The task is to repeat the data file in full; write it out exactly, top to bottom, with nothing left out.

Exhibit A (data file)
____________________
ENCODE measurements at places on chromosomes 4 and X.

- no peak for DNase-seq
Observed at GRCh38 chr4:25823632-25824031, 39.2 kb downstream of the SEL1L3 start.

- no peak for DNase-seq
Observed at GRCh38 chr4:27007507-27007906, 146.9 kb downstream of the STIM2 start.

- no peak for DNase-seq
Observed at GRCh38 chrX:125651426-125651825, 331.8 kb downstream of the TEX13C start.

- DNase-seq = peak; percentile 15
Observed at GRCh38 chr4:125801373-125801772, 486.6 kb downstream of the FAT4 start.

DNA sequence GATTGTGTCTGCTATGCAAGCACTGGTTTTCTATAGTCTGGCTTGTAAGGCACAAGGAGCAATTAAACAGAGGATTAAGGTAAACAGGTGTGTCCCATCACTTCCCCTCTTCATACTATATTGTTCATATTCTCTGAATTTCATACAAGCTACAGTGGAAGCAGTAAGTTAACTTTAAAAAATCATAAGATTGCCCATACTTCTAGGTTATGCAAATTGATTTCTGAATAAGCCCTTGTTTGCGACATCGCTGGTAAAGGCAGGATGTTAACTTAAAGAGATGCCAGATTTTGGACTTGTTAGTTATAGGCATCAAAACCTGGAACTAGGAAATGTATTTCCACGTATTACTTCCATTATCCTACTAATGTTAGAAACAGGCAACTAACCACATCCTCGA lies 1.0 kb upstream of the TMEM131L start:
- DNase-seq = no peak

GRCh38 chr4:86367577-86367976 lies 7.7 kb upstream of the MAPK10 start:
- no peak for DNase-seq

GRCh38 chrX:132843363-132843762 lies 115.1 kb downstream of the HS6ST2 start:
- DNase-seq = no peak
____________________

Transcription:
ENCODE measurements at places on chromosomes 4 and X.

- no peak for DNase-seq
Observed at GRCh38 chr4:25823632-25824031, 39.2 kb downstream of the SEL1L3 start.

- no peak for DNase-seq
Observed at GRCh38 chr4:27007507-27007906, 146.9 kb downstream of the STIM2 start.

- no peak for DNase-seq
Observed at GRCh38 chrX:125651426-125651825, 331.8 kb downstream of the TEX13C start.

- DNase-seq = peak; percentile 15
Observed at GRCh38 chr4:125801373-125801772, 486.6 kb downstream of the FAT4 start.

DNA sequence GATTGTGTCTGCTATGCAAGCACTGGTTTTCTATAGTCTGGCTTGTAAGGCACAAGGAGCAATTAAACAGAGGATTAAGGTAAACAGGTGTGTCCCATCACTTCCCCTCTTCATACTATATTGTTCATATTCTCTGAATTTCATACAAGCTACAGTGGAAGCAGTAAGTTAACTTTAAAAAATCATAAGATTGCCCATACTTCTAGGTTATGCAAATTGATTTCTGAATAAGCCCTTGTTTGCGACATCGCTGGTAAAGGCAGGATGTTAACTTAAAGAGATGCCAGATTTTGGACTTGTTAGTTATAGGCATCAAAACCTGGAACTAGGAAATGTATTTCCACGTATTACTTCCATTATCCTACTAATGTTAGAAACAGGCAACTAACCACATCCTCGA lies 1.0 kb upstream of the TMEM131L start:
- DNase-seq = no peak

GRCh38 chr4:86367577-86367976 lies 7.7 kb upstream of the MAPK10 start:
- no peak for DNase-seq

GRCh38 chrX:132843363-132843762 lies 115.1 kb downstream of the HS6ST2 start:
- DNase-seq = no peak